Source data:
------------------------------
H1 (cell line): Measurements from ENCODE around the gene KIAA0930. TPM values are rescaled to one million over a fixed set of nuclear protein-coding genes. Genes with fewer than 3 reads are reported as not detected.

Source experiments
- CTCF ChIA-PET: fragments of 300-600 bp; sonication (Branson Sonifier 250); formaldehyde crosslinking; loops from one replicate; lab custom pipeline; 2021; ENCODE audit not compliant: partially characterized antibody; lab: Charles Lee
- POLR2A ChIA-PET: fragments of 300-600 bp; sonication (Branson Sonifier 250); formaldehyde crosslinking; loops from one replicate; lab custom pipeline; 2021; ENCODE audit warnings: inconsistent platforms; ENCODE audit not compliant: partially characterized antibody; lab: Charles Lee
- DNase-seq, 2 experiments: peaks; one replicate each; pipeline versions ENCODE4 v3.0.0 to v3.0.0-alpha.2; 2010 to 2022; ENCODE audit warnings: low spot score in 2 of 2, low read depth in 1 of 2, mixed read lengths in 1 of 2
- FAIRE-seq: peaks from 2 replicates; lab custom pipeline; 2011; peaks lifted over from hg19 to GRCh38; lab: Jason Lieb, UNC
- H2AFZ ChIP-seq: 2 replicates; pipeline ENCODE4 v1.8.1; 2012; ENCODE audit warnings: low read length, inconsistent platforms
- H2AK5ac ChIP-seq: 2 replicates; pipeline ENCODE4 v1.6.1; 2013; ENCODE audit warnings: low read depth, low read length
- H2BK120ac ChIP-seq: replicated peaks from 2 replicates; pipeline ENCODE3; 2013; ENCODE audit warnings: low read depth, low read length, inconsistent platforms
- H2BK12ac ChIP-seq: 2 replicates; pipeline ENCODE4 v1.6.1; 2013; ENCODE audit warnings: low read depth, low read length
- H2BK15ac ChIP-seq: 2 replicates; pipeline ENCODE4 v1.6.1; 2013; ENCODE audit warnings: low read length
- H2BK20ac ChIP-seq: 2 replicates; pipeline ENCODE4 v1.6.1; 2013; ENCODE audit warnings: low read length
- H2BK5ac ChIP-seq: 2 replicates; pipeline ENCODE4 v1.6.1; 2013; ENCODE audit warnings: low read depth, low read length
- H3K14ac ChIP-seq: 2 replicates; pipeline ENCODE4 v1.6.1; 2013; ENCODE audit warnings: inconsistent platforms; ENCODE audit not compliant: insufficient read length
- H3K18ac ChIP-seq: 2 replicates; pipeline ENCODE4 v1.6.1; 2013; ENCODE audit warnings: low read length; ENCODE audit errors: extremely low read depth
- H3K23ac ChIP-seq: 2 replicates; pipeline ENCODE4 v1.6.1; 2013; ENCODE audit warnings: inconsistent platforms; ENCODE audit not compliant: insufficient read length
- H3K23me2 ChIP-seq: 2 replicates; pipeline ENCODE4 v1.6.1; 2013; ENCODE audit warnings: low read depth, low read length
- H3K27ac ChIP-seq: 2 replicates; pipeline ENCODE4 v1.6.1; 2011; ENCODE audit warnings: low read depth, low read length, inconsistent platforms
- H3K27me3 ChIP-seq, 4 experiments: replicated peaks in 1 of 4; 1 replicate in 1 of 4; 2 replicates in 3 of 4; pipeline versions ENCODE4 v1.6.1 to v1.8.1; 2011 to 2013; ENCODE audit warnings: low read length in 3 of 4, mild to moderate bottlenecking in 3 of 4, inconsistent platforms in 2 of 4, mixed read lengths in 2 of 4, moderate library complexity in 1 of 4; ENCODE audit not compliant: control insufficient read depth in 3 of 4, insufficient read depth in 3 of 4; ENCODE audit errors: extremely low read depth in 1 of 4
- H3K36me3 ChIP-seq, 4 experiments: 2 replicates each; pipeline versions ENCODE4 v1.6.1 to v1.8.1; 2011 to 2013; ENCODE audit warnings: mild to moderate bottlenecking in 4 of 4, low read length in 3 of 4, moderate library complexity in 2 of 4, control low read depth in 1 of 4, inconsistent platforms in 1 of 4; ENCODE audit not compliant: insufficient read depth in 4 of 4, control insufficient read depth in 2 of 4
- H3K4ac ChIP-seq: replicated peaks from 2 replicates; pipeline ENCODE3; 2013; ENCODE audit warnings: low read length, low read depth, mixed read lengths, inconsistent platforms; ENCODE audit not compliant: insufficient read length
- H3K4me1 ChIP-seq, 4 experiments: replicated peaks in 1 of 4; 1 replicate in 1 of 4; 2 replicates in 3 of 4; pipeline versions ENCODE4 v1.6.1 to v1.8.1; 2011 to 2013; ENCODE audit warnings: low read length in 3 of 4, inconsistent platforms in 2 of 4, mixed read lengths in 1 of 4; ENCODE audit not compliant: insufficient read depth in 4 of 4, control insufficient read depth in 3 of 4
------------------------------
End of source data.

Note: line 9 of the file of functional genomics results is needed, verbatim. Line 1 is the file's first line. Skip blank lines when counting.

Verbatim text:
- H2BK120ac ChIP-seq: replicated peaks from 2 replicates; pipeline ENCODE3; 2013; ENCODE audit warnings: low read depth, low read length, inconsistent platforms